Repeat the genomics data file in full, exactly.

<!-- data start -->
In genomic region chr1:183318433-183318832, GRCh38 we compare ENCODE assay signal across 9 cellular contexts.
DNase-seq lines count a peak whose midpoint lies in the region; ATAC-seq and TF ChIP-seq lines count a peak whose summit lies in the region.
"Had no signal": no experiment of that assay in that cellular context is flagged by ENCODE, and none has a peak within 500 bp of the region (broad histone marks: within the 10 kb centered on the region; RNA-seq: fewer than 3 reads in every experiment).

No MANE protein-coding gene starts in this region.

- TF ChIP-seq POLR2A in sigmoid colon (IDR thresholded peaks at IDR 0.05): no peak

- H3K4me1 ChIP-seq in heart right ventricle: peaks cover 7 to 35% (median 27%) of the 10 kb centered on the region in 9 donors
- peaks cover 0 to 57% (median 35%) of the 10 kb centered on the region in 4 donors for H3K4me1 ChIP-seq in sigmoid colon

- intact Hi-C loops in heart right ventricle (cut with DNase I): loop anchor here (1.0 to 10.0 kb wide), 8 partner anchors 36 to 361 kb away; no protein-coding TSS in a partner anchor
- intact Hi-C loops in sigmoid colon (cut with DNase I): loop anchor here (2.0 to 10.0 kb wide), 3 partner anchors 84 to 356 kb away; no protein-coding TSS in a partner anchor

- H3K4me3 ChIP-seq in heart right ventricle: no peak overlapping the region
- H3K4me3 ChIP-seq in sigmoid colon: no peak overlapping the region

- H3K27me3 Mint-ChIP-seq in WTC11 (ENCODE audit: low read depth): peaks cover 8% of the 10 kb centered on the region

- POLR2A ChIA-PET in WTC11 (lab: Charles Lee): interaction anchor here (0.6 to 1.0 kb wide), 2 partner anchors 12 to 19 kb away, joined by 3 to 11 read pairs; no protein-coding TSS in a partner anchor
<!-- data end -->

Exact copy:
In genomic region chr1:183318433-183318832, GRCh38 we compare ENCODE assay signal across 9 cellular contexts.
DNase-seq lines count a peak whose midpoint lies in the region; ATAC-seq and TF ChIP-seq lines count a peak whose summit lies in the region.
"Had no signal": no experiment of that assay in that cellular context is flagged by ENCODE, and none has a peak within 500 bp of the region (broad histone marks: within the 10 kb centered on the region; RNA-seq: fewer than 3 reads in every experiment).

No MANE protein-coding gene starts in this region.

- TF ChIP-seq POLR2A in sigmoid colon (IDR thresholded peaks at IDR 0.05): no peak

- H3K4me1 ChIP-seq in heart right ventricle: peaks cover 7 to 35% (median 27%) of the 10 kb centered on the region in 9 donors
- peaks cover 0 to 57% (median 35%) of the 10 kb centered on the region in 4 donors for H3K4me1 ChIP-seq in sigmoid colon

- intact Hi-C loops in heart right ventricle (cut with DNase I): loop anchor here (1.0 to 10.0 kb wide), 8 partner anchors 36 to 361 kb away; no protein-coding TSS in a partner anchor
- intact Hi-C loops in sigmoid colon (cut with DNase I): loop anchor here (2.0 to 10.0 kb wide), 3 partner anchors 84 to 356 kb away; no protein-coding TSS in a partner anchor

- H3K4me3 ChIP-seq in heart right ventricle: no peak overlapping the region
- H3K4me3 ChIP-seq in sigmoid colon: no peak overlapping the region

- H3K27me3 Mint-ChIP-seq in WTC11 (ENCODE audit: low read depth): peaks cover 8% of the 10 kb centered on the region

- POLR2A ChIA-PET in WTC11 (lab: Charles Lee): interaction anchor here (0.6 to 1.0 kb wide), 2 partner anchors 12 to 19 kb away, joined by 3 to 11 read pairs; no protein-coding TSS in a partner anchor